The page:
A mom is struggling to preserve her daughter in a large colony of mud brick buildings in western Afghanistan, which houses families displaced by drought and war.
Aziz Gul’s husband married their 10-year-old without notifying his wife, accepting a down payment to sustain his family of five children. He warned her that if they didn’t, they’d all starve. To save the others, he had to sacrifice one.
As their country slides into a poverty vortex, many of Afghanistan’s rising number of underprivileged individuals are making such desperate decisions.
When the Taliban seized control in mid-August amid a chaotic departure of US and NATO soldiers, Afghanistan’s aid-dependent economy was already on the verge of collapse. The international community froze Afghanistan’s assets abroad and suspended support, hesitant to deal with a Taliban administration due to the Taliban’s previous rule’s reputation for cruelty.
For a country already racked by conflict, famine, and the coronavirus epidemic, the repercussions have been devastating. Employees of the state have not been paid in months. Malnutrition afflicts the most vulnerable, with relief organizations estimating that more than half of the population is facing severe food shortages.
The situation in Afghanistan is deteriorating day by day, and children, in particular, are suffering, according to Asuntha Charles, national director of World Vision in Afghanistan, which runs a health center for displaced persons near the western city of Herat. “It breaks my heart today to see families willing to sell their children to feed other family members.”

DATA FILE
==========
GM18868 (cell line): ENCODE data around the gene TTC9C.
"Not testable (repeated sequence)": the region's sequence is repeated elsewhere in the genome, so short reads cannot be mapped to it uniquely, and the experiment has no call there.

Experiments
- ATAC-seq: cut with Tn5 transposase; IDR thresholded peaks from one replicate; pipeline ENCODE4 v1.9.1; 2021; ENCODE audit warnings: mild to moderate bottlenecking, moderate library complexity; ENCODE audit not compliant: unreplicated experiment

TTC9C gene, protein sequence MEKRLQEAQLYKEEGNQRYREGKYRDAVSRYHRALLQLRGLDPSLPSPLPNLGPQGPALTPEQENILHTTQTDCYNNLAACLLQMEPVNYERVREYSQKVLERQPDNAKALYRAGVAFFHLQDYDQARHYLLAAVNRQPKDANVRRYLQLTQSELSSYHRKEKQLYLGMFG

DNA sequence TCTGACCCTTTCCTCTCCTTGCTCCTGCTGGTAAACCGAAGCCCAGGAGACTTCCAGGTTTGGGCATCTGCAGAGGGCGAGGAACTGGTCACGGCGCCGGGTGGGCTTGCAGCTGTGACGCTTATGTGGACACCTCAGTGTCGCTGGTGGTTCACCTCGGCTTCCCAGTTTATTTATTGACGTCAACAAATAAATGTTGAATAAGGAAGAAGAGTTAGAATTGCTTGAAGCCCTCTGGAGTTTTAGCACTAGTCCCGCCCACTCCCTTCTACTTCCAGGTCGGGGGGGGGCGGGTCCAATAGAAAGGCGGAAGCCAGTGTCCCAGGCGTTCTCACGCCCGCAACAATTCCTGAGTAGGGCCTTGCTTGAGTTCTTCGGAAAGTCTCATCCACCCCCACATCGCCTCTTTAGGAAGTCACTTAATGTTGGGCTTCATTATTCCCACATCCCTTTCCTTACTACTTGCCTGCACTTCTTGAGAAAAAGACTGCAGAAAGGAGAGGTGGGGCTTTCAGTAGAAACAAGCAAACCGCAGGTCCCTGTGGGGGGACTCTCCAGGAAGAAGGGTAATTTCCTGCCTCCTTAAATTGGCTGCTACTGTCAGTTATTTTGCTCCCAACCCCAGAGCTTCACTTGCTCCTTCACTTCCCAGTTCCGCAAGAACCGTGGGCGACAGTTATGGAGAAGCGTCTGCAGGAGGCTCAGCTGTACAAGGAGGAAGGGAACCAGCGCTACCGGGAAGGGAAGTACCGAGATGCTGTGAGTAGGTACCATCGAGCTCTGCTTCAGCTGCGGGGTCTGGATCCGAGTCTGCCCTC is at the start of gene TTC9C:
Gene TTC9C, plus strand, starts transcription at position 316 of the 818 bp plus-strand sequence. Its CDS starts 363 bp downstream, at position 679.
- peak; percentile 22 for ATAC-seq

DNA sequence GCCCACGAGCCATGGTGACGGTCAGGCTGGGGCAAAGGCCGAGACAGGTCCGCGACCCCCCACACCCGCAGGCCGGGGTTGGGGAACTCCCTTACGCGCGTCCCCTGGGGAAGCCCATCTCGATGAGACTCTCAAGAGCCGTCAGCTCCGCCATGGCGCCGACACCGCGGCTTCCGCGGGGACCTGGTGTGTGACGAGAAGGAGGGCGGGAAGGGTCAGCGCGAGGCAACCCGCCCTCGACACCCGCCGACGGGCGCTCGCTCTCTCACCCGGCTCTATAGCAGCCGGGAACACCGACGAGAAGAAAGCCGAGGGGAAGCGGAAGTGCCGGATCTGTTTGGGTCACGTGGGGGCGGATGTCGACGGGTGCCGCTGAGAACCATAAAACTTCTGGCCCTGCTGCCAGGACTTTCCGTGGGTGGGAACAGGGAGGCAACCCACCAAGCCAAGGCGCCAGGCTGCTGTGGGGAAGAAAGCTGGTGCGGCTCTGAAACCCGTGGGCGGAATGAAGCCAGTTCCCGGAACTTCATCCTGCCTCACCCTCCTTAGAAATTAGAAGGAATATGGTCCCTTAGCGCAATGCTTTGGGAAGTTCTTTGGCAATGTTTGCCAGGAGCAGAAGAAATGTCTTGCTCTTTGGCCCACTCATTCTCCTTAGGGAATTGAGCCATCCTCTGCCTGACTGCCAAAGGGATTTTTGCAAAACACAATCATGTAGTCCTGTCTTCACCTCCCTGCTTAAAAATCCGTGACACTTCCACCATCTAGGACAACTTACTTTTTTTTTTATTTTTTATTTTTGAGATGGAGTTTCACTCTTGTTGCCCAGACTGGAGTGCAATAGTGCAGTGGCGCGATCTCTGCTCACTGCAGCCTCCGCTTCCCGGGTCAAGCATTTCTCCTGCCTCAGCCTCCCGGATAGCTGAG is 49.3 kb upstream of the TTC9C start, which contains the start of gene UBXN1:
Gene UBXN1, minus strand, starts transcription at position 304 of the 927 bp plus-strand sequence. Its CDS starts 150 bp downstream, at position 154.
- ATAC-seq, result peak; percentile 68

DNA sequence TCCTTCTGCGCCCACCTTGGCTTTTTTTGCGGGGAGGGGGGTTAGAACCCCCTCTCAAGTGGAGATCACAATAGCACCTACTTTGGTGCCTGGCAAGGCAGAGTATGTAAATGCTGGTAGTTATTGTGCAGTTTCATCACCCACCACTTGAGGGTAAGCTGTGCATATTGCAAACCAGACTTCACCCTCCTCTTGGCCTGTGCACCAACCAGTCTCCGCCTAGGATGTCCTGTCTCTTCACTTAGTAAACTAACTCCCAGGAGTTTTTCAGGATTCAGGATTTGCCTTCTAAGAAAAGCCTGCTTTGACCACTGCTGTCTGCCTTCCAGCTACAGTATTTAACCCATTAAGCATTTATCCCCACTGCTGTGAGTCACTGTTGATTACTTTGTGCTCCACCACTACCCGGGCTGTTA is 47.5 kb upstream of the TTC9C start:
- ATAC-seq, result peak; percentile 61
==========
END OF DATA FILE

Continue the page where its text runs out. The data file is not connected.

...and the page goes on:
In the region, arranging weddings for extremely young girls is prevalent. To finalize the transaction, the groom’s family pays money, and the kid normally stays with her parents until she is at least 15 years old. Despite this, others say they’d let potential grooms to take extremely young girls or are even seeking to sell their homes because they can’t afford even basic meals.
Gul is defiant, which is rare in this extremely patriarchal, male-dominated country. She claims she would kill herself if her daughter, Qandi Gul, was taken away from her.
“My heart stopped beating” when her husband told her he had sold Qandi. Gul continued, with Qandi at her side, peeking shyly from behind her sky-blue headscarf, “I wish I could have died at that time, but maybe God didn’t want me to die.” “Every time I think of that night… I die and then resurrect.”
Her husband said that he sold one to save the others, claiming that they would have all perished if he hadn’t. She informed him, “Dying was much better than what you have done.” Gul gathered her brother and village elders, and with their aid, she was able to obtain a “divorce” for Qandi on the condition that she reimburse the 100,000 afghanis (about $1,000) that her husband had received. She doesn’t have the funds.
Her husband ran away, possibly fearful that Gul would report him to the authorities. Forced marriages were recently outlawed by the Taliban regime. Gul says she’s not sure how long she’ll be able to keep the relatives of the potential groom, a man in his early twenties, at bay.
“I’m in such a desperate situation.” “I have said that if I can’t provide money to pay these people and keep my daughter by my side, I will kill myself,” she claimed. “But then I remember the other kids.” What will become of them? “Who is going to feed them?” Her eldest child is 12,her youngest — her sixth — just two months.
Hamid Abdullah, a father of four, was selling his young daughters into arranged marriages in another area of the camp, desperate for money to cure his chronically sick wife, who was pregnant with their fifth child.
He claims he is unable to return the money he borrowed to pay for his wife’s medical care. As a result, three years ago, he got a down payment for his eldest daughter Hoshran, now seven years old, in an arranged marriage to an 18-year-old.